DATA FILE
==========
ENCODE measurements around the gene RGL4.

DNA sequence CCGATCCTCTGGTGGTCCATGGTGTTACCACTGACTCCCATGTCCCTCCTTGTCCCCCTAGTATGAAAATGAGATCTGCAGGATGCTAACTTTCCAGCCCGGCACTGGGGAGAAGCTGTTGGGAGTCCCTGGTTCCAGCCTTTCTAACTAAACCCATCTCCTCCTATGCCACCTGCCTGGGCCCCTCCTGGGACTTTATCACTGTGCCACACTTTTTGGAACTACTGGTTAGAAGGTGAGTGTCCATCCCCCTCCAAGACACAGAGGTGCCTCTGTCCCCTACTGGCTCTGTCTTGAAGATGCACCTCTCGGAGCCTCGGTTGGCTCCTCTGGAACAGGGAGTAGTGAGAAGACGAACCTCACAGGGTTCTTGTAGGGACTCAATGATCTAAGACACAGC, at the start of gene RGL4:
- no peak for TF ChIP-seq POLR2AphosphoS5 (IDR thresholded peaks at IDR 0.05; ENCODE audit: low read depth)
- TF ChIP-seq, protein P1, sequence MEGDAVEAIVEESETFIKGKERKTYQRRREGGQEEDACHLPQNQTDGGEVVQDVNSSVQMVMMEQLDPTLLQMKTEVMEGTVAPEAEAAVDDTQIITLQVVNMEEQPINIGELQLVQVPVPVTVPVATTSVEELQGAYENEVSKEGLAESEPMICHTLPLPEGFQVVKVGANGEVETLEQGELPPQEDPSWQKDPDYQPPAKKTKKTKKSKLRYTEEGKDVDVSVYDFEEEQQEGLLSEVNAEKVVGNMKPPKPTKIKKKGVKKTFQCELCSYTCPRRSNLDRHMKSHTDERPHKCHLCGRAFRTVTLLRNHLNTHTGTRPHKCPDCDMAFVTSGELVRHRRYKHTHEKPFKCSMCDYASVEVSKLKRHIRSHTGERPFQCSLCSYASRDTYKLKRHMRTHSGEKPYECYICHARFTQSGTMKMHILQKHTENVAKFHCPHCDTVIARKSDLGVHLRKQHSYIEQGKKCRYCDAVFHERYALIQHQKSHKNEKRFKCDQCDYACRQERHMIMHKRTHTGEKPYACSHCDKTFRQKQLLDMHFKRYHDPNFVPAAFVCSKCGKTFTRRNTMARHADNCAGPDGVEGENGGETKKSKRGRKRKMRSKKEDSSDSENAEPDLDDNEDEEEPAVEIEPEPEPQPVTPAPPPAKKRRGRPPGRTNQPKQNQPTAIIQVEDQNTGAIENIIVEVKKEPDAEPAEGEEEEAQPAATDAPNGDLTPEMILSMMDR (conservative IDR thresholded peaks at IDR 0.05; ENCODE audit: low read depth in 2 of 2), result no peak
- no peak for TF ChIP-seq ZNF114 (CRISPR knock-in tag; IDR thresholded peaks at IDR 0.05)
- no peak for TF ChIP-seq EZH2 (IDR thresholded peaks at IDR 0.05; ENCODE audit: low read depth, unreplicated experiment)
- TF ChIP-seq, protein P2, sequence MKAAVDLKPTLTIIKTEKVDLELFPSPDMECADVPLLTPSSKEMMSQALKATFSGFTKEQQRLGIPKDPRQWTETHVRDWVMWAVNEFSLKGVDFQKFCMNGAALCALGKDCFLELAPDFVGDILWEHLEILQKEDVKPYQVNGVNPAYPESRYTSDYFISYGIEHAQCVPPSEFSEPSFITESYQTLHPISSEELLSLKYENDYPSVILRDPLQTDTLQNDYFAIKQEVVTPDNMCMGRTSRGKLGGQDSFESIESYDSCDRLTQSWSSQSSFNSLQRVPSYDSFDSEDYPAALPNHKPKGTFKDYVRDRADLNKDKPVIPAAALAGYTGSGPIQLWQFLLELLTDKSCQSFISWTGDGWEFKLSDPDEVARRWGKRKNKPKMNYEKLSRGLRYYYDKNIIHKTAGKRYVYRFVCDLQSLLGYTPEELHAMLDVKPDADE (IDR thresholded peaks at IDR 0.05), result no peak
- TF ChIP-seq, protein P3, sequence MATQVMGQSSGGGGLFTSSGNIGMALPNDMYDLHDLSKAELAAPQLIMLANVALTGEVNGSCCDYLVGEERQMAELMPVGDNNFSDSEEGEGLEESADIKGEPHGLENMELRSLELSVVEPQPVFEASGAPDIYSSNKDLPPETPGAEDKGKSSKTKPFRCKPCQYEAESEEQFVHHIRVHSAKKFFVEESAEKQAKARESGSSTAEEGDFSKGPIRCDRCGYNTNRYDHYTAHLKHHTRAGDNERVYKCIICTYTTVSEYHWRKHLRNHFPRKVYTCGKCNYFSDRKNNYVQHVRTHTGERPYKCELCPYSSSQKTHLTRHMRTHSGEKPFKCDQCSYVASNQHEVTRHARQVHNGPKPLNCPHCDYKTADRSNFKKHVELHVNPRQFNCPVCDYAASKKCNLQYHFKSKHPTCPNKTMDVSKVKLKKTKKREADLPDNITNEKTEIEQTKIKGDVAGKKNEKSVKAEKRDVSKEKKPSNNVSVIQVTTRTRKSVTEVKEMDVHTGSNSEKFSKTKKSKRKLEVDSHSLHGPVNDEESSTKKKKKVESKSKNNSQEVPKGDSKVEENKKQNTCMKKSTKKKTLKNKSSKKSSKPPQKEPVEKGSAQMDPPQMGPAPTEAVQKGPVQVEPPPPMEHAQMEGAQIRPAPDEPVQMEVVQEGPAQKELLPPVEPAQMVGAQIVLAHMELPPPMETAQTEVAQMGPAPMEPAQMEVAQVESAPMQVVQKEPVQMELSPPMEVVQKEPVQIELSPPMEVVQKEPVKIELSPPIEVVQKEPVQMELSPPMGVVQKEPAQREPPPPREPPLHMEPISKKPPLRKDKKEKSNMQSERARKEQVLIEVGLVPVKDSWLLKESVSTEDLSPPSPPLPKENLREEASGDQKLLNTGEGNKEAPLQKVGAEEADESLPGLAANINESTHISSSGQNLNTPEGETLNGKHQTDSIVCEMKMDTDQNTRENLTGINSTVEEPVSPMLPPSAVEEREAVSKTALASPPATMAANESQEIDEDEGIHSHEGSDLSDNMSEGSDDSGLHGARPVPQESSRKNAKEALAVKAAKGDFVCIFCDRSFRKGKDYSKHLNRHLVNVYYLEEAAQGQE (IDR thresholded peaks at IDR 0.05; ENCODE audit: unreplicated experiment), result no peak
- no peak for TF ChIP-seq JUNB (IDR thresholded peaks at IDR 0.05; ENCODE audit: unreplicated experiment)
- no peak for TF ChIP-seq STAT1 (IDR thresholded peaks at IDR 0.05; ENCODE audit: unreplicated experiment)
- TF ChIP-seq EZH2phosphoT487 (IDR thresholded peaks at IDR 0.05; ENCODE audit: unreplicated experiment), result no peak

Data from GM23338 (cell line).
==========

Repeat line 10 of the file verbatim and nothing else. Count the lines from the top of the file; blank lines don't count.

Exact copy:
- no peak for TF ChIP-seq STAT1 (IDR thresholded peaks at IDR 0.05; ENCODE audit: unreplicated experiment)